Design & build projects benefit the client in several ways. It can lead to savings in cost and time, which are agreed on at the start, during the tender stage. Also, the risk is passed on to the contractor. And as the concept developer, the contractor has a deeper understanding of the design, allowing for a seamless transition from design to construction and this can help save time. 

One more thing – when overseas architects and engineers design resorts here, they often don’t understand the local environment on a deep level. This results in overdesigning – structural designs may be over reinforced for example. This is unnecessary and wasteful but we, as a local contractor and concept developer, can help avoid this leading to cost savings for the client.

Hotel Insider: How would you compare yourself with other Maldives contractors?

Raidah: It might be very difficult to find local companies that match Aima’s scale and range of projects in terms of resort construction.

Aima has a well-designed financial structure, specifically geared for major resort projects and we use enterprise resource planning software for streamlined administration.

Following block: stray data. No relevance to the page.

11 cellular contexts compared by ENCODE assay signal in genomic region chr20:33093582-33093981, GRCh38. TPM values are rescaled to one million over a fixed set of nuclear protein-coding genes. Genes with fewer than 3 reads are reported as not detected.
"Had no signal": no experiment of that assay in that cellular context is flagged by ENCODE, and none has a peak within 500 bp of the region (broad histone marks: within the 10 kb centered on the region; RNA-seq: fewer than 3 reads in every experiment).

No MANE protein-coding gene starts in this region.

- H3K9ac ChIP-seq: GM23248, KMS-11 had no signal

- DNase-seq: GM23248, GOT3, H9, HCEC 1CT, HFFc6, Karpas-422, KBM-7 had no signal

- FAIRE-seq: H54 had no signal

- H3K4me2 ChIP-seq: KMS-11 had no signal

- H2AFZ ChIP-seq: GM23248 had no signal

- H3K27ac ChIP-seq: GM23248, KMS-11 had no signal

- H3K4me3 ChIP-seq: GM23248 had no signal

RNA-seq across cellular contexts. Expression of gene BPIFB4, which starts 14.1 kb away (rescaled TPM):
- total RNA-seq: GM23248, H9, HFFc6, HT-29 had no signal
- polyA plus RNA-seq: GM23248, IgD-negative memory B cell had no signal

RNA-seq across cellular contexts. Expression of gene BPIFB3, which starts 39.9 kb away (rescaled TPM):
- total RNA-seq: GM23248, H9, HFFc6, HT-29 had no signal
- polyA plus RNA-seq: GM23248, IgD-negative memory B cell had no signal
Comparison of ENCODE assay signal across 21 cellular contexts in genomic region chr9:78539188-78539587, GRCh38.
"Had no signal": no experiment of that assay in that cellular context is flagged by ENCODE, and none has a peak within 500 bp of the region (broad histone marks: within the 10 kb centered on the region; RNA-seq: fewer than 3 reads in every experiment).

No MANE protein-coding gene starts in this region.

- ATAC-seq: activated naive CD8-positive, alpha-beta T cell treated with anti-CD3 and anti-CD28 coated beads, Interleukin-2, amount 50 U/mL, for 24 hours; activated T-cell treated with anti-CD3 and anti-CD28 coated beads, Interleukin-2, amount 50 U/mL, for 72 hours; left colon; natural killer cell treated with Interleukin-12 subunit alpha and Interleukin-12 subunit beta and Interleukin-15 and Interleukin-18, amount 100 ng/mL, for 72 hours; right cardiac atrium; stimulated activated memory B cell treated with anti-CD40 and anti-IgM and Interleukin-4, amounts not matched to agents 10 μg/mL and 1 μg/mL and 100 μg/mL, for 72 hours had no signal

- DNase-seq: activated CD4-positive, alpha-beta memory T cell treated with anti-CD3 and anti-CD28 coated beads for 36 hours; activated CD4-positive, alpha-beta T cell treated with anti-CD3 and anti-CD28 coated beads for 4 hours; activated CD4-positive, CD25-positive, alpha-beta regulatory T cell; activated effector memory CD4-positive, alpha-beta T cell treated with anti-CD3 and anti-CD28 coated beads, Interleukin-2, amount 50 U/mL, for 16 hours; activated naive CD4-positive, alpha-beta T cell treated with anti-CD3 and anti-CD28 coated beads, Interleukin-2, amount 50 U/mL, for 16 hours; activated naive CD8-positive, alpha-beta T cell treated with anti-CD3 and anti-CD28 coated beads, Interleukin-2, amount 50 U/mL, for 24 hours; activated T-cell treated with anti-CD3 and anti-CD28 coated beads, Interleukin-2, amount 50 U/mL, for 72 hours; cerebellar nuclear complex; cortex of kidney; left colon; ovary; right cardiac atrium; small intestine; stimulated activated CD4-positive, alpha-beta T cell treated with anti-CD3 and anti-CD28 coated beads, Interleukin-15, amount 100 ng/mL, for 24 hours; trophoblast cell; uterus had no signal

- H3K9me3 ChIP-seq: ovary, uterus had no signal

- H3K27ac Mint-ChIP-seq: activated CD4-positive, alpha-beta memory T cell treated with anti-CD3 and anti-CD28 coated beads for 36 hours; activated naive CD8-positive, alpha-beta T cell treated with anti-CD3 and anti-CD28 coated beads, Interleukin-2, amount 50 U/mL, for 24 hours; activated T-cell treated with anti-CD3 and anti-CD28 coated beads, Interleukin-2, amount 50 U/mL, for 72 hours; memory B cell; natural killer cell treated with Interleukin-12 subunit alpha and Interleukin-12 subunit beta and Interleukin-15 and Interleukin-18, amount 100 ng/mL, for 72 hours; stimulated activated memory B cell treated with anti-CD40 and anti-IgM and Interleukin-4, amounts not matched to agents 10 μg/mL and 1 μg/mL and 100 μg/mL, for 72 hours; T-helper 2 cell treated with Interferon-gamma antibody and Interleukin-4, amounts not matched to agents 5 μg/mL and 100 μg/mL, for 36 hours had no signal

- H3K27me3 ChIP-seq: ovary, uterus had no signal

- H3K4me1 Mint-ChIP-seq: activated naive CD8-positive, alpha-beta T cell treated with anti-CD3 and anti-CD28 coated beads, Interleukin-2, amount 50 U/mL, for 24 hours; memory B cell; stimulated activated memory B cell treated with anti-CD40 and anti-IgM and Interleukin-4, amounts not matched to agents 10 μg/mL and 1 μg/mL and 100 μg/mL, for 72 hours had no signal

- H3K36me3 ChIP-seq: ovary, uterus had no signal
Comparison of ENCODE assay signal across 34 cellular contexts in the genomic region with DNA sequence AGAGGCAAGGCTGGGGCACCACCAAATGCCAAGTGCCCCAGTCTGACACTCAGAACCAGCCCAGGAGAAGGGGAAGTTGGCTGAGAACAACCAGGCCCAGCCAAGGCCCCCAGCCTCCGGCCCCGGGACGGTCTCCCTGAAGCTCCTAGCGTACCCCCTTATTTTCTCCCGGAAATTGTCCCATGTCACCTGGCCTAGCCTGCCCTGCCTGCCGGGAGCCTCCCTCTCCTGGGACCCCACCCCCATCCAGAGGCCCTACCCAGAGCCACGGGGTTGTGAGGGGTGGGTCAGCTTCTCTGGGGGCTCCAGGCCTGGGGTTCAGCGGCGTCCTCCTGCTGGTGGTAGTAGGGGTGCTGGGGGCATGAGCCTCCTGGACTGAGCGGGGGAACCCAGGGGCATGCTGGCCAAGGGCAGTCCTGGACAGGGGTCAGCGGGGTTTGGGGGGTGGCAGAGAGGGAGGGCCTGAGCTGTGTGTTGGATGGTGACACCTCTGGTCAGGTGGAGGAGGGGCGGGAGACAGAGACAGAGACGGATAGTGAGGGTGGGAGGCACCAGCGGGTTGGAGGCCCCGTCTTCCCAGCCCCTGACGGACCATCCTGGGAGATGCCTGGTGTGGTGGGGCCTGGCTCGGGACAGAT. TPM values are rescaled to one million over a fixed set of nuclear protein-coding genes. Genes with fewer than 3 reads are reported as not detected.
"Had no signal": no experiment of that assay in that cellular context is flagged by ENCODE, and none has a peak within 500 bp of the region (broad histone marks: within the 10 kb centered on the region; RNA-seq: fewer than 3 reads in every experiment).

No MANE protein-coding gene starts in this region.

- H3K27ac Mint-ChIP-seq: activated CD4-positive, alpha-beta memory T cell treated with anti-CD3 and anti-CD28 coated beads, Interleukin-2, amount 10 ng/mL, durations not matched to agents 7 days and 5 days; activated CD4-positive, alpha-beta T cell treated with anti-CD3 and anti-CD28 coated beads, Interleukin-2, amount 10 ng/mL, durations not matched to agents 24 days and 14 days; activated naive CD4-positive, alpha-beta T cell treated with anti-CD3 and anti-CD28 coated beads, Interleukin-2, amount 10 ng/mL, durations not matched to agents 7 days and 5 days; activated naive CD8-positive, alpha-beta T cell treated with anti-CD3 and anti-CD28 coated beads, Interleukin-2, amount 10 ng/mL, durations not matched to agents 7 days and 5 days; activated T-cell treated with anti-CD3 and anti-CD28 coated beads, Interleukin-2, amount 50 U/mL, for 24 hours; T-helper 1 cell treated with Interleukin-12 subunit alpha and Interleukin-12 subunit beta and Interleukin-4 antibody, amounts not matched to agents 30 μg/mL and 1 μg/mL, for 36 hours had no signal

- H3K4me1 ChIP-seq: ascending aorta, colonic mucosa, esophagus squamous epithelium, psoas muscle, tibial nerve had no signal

We also have a reliable supplier pool, which enables us to deliver high-quality products on time and have a fleet of vessels, vehicles, and machinery to start work on short notice. As we are constantly working on projects, we keep a stock of materials that can be mobilised very quickly as well.

Aima also has a large, experienced workforce, and a highly experienced site team. We prioritise their safety and wellbeing and this has helped us avoid major incidents and achieve a high rate of progress. 

We are also environment conscious, and incorporate green technology into our products and services with a view to go zero-carbon in the future. 

I suppose the strongest indication that we are at the top of our game comes from our partners – we’ve had a long and fruitful relationship with Hotel Properties Limited (HPL), having worked with Four Seasons from the early 2000s. I’d like to add that our most recent client, the DAMAC Group of Dubai, is quoted in the media as stating that we had exceeded their expectations in a highly competitive selection process.  

Hotel Insider: Let’s talk about Crossroads – it was a huge undertaking, a unique, integrated tourism project. What were some of the things you took home from this?

Raidah: At Crossroads, we had to deal with two methods of construction. One is precast concrete which is a method where concrete components are produced in a reusable mould and then brought to site. The investors brought in concrete beams from Thailand and about 30 percent of these were damaged in transportation.